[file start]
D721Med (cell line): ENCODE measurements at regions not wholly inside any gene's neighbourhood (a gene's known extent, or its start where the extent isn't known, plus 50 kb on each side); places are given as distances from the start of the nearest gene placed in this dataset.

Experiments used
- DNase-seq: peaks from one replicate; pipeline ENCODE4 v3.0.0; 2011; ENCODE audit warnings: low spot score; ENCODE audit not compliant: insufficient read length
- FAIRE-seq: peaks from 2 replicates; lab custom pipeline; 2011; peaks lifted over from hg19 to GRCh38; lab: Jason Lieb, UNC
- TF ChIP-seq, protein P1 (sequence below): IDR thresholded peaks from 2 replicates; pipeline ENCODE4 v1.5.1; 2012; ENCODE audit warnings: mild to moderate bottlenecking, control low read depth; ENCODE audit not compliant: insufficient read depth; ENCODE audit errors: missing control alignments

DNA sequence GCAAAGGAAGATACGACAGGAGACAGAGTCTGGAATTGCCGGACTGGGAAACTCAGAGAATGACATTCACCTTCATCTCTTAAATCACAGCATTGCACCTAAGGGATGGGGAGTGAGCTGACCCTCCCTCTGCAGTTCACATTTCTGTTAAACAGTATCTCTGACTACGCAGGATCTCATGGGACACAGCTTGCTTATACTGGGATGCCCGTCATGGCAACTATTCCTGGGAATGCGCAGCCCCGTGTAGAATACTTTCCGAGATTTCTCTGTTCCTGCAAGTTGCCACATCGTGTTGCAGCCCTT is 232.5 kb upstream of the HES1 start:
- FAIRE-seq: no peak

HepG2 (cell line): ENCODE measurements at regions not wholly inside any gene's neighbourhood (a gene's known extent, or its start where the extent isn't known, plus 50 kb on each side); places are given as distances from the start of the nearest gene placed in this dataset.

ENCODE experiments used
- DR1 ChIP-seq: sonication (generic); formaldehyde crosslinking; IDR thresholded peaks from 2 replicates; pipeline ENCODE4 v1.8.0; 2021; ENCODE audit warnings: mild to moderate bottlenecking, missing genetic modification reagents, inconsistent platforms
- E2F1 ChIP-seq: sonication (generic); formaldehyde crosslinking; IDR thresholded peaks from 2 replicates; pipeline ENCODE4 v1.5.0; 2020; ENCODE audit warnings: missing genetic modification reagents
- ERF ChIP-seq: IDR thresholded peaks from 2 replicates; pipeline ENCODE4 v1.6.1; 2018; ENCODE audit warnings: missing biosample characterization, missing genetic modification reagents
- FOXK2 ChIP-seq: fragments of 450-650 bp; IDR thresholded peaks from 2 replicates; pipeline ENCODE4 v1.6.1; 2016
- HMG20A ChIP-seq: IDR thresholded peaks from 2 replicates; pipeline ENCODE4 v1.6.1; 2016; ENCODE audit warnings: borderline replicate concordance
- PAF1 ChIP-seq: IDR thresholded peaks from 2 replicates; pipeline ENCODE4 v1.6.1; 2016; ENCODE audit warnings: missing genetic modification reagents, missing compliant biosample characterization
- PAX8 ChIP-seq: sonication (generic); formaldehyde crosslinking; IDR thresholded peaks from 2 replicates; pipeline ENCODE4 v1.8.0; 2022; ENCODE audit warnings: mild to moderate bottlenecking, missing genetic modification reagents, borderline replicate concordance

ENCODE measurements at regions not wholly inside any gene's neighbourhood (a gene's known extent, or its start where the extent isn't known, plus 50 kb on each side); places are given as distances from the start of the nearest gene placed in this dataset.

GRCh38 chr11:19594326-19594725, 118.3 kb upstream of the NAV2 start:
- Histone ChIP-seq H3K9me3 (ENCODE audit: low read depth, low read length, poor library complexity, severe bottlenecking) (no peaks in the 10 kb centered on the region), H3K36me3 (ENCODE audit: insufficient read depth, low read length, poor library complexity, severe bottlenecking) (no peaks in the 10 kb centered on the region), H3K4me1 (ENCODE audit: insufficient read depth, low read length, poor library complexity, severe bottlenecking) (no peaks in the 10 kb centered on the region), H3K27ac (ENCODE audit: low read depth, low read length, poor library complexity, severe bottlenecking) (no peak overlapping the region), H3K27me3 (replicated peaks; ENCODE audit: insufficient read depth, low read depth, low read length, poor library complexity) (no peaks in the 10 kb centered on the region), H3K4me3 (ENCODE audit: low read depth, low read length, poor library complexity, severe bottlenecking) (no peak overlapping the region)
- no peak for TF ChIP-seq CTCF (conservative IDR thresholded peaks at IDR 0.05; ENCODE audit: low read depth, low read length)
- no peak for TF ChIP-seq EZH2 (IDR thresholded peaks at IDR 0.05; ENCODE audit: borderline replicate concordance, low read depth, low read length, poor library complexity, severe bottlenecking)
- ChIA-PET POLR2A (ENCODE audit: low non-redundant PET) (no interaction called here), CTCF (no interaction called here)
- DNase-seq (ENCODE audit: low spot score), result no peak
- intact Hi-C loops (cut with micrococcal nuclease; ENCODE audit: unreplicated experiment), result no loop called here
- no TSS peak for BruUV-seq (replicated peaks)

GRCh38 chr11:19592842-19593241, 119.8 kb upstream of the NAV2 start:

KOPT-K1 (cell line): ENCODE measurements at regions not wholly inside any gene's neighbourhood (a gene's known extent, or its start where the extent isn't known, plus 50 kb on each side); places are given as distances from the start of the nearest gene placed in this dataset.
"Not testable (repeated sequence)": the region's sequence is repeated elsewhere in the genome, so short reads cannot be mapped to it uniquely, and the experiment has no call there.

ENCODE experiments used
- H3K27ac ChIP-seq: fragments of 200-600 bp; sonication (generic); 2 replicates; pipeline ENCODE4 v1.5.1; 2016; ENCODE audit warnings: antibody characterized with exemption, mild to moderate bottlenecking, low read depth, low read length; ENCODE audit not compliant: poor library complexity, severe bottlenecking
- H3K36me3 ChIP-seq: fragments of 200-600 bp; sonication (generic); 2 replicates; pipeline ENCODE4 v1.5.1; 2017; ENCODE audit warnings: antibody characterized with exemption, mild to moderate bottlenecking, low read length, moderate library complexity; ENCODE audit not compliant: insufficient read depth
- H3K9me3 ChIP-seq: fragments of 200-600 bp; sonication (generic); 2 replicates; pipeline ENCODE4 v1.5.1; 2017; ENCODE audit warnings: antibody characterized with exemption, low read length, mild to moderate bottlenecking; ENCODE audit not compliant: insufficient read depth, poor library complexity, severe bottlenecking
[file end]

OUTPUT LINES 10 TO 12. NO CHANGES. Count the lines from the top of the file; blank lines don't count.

- DR1 ChIP-seq: sonication (generic); formaldehyde crosslinking; IDR thresholded peaks from 2 replicates; pipeline ENCODE4 v1.8.0; 2021; ENCODE audit warnings: mild to moderate bottlenecking, missing genetic modification reagents, inconsistent platforms
- E2F1 ChIP-seq: sonication (generic); formaldehyde crosslinking; IDR thresholded peaks from 2 replicates; pipeline ENCODE4 v1.5.0; 2020; ENCODE audit warnings: missing genetic modification reagents
- ERF ChIP-seq: IDR thresholded peaks from 2 replicates; pipeline ENCODE4 v1.6.1; 2018; ENCODE audit warnings: missing biosample characterization, missing genetic modification reagents